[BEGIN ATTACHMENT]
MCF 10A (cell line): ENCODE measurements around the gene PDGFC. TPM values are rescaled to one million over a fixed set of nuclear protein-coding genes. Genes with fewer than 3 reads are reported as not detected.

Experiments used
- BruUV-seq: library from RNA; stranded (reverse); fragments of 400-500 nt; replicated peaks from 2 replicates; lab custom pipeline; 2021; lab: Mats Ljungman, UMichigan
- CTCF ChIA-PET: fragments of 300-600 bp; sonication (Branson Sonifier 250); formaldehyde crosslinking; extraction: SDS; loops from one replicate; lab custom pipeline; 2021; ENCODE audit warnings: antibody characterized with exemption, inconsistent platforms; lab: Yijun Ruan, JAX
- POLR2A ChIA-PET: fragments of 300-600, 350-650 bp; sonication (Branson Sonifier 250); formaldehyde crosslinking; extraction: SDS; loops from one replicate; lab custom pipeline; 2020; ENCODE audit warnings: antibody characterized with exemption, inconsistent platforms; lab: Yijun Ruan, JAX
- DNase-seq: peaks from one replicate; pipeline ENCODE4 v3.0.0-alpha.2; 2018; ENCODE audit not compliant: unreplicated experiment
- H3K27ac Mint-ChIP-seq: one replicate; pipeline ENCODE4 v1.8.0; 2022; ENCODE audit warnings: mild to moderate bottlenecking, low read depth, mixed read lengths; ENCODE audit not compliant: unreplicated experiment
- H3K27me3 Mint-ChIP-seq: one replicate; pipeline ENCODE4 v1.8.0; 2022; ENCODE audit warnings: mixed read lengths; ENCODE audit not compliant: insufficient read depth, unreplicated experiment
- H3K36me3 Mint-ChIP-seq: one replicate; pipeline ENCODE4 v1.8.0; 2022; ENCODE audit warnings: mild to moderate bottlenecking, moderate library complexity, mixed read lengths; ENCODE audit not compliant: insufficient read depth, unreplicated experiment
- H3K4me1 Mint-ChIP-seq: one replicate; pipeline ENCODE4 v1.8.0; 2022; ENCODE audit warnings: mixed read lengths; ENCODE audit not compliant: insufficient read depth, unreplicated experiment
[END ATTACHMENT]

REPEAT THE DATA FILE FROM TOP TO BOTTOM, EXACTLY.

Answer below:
MCF 10A (cell line): ENCODE measurements around the gene PDGFC. TPM values are rescaled to one million over a fixed set of nuclear protein-coding genes. Genes with fewer than 3 reads are reported as not detected.

Experiments used
- BruUV-seq: library from RNA; stranded (reverse); fragments of 400-500 nt; replicated peaks from 2 replicates; lab custom pipeline; 2021; lab: Mats Ljungman, UMichigan
- CTCF ChIA-PET: fragments of 300-600 bp; sonication (Branson Sonifier 250); formaldehyde crosslinking; extraction: SDS; loops from one replicate; lab custom pipeline; 2021; ENCODE audit warnings: antibody characterized with exemption, inconsistent platforms; lab: Yijun Ruan, JAX
- POLR2A ChIA-PET: fragments of 300-600, 350-650 bp; sonication (Branson Sonifier 250); formaldehyde crosslinking; extraction: SDS; loops from one replicate; lab custom pipeline; 2020; ENCODE audit warnings: antibody characterized with exemption, inconsistent platforms; lab: Yijun Ruan, JAX
- DNase-seq: peaks from one replicate; pipeline ENCODE4 v3.0.0-alpha.2; 2018; ENCODE audit not compliant: unreplicated experiment
- H3K27ac Mint-ChIP-seq: one replicate; pipeline ENCODE4 v1.8.0; 2022; ENCODE audit warnings: mild to moderate bottlenecking, low read depth, mixed read lengths; ENCODE audit not compliant: unreplicated experiment
- H3K27me3 Mint-ChIP-seq: one replicate; pipeline ENCODE4 v1.8.0; 2022; ENCODE audit warnings: mixed read lengths; ENCODE audit not compliant: insufficient read depth, unreplicated experiment
- H3K36me3 Mint-ChIP-seq: one replicate; pipeline ENCODE4 v1.8.0; 2022; ENCODE audit warnings: mild to moderate bottlenecking, moderate library complexity, mixed read lengths; ENCODE audit not compliant: insufficient read depth, unreplicated experiment
- H3K4me1 Mint-ChIP-seq: one replicate; pipeline ENCODE4 v1.8.0; 2022; ENCODE audit warnings: mixed read lengths; ENCODE audit not compliant: insufficient read depth, unreplicated experiment